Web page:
The Cooperative Threat Reduction Program helped finance those required labs when countries were not able to afford them on their own, not only in Ukraine but in places like Southeast Asia and sub-Saharan Africa. Biosecurity experts agree the support made a difference to squelching epidemics afterward. One example: A program-supported laboratory in Sierra Leone normally works to detect and control Lassa fever, a hemorrhagic disease transmitted by rats that kills about 1 in 100 people who contract it. But when the Ebola epidemic whipped through West Africa in 2014—eventually it killed more than 11,000 people—the Sierra Leone lab pivoted to help. “They immediately switched everything over and then pushed out diagnostic materials to other labs in the region,” says Gigi Kwik Gronvall, a biosecurity expert and senior scholar at the Johns Hopkins Center for Health Security.
Even before the invasion, the Russian government was working to cast the labs and their funding in a false light. During the Beijing Olympics in February, Russian president Vladimir Putin and Chinese President Xi Jinping released a joint statement that, among a long list of allegations, condemned “domestic and foreign bioweapons activities by the United States and its allies [that] raise serious concerns and questions for the international community.” A week after the invasion began, the Russian government claimed to have uncovered evidence that the US and Ukraine were working on biological weapons in the country.
When the invasion launched, the WHO advised the funded labs in Ukraine to destroy their research materials, out of concern that pathogens might be released either accidentally during bombardment or deliberately by invading forces. This isn’t unprecedented; highly biosecure university labs in the US, in Louisiana and Texas, took the same kind of precautions when hurricanes Katrina and Ike bore down on them in 2005 and 2008.
But what looked to experts like a responsible action gave the disinformation effort fresh fodder. On March 7, Russian state media alleged the sample destruction proved criminal intent—claims that were amplified within the US by programs on Fox News. “There's this blurring that has happened over the last couple of years, that people equate any biological research with nefarious activity,” Gronvall says. “That has been a deliberate and cynical tactic here in the US, and it's what Russia's tapping into.”
As the invasion grinds on, the biosecurity experts who worked on the threat-reduction program are watching with trepidation. Their most immediate concern is that the amount of disinformation the Russian government has pumped out could provide Russia with a rationale for launching a biological attack, and a basis for claiming Ukraine was the source. “It would not be uncharacteristic of Russia to accuse another country of doing something that they intend to do themselves, setting it up as a defensive action instead of the aggressive and abhorrent action that it would be,” Severance says. “That’s what I am most worried about. If it happens, that would be a serious degradation of international norms against biological weapons development.”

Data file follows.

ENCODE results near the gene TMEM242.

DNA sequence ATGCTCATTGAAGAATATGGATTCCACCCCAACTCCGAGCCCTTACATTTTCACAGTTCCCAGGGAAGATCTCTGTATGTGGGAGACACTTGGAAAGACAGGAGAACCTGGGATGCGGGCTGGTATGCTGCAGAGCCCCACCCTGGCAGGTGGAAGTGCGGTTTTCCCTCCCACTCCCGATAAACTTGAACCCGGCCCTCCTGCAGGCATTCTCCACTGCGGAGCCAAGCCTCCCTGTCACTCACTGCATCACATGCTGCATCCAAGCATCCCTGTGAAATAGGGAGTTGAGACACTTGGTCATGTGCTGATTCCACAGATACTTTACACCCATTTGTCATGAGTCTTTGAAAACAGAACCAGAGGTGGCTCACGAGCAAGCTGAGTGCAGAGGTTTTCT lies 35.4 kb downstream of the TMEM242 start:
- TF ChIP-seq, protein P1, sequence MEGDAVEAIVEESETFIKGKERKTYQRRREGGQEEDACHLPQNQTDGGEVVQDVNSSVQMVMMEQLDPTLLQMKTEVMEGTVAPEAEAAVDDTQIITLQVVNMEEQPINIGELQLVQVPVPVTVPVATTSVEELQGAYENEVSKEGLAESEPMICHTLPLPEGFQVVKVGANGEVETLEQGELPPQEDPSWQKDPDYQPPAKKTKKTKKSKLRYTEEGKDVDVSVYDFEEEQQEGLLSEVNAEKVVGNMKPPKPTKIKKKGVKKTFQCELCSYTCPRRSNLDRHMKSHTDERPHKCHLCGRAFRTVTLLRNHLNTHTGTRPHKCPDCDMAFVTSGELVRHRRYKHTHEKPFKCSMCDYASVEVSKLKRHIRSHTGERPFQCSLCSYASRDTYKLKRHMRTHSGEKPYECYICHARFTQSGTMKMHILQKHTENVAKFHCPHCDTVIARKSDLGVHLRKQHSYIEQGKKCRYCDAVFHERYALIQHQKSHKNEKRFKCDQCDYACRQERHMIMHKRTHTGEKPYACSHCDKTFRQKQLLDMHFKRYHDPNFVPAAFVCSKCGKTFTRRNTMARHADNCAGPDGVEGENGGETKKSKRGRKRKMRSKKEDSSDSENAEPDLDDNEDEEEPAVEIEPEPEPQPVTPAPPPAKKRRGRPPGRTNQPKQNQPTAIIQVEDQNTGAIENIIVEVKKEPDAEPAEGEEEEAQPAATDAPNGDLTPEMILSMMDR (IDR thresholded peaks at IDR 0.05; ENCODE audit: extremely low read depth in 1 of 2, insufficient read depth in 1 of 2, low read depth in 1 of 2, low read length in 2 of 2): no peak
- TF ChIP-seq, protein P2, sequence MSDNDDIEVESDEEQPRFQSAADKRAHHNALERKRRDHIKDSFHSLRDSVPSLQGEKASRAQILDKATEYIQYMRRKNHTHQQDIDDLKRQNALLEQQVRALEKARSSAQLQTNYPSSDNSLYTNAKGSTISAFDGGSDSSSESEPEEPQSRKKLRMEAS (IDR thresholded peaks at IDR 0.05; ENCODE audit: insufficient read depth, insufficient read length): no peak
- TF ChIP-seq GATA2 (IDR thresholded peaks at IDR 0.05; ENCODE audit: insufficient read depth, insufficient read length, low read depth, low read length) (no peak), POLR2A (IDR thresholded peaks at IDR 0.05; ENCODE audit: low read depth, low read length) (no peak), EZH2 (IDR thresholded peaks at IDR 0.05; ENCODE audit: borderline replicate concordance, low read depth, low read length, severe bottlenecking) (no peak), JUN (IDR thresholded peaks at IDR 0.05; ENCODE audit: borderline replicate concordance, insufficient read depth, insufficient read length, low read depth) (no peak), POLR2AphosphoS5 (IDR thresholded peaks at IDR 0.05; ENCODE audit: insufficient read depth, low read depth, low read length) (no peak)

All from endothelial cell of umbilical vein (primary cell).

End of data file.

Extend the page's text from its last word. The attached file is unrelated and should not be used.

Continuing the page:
The intelligence community has known for years that the Russian government violates these norms. Russia is a signatory—like Ukraine and the US—to the International Biological Weapons Convention, a treaty overseen by the United Nations that forbids production, stockpiling, and use of weapons based on either natural or designed pathogens. But unlike other international organizations supported by treaties—such as the International Atomic Energy Agency, which had a budget in 2020 of almost $700 million, or the Chemical Weapons Convention, policed by the 500-employee Organization for the Prohibition of Chemical Weapons—the bioweapons pact has no enforcement arm and no ability to conduct inspections. “There needs to be a more productive discussion on how we achieve effective, transparent verification,” says Severance.
Over the past two years, many of the labs supported by the threat-reduction program ended up being their countries’ frontline defenses against Covid. That work, and the wartime attention to the program now, might end up producing a positive outcome—by making the case that disease-monitoring labs are good for national security, not merely assets to be protected from misuse.
Keeping the program going, though, will require steady investment. The US is just beginning the climb back from years of disinvestment in public and global health, not only in the budgets of the Department of Health and Human Services but in the State Department and Department of Defense as well. The newest budget cycle, launched Monday with President Biden’s FY2023 budget request, may reverse that trend: It asks for $88.2 billion “to prepare for future biological threats in support of objectives within US national and global biodefense and pandemic preparedness strategies and plans.”
Putting money into civil society and science, and not only into tanks and planes, is an investment in soft power—one that can have hard results. “We believe that we can take bioweapons off the table,” Weber says. “If we sustain our investments in medical countermeasures, therapeutics, vaccines, quick manufacturing delivery, then our adversaries will decide that using biological weapons won't be effective, and therefore that they are not worth it as a weapon of mass destruction.”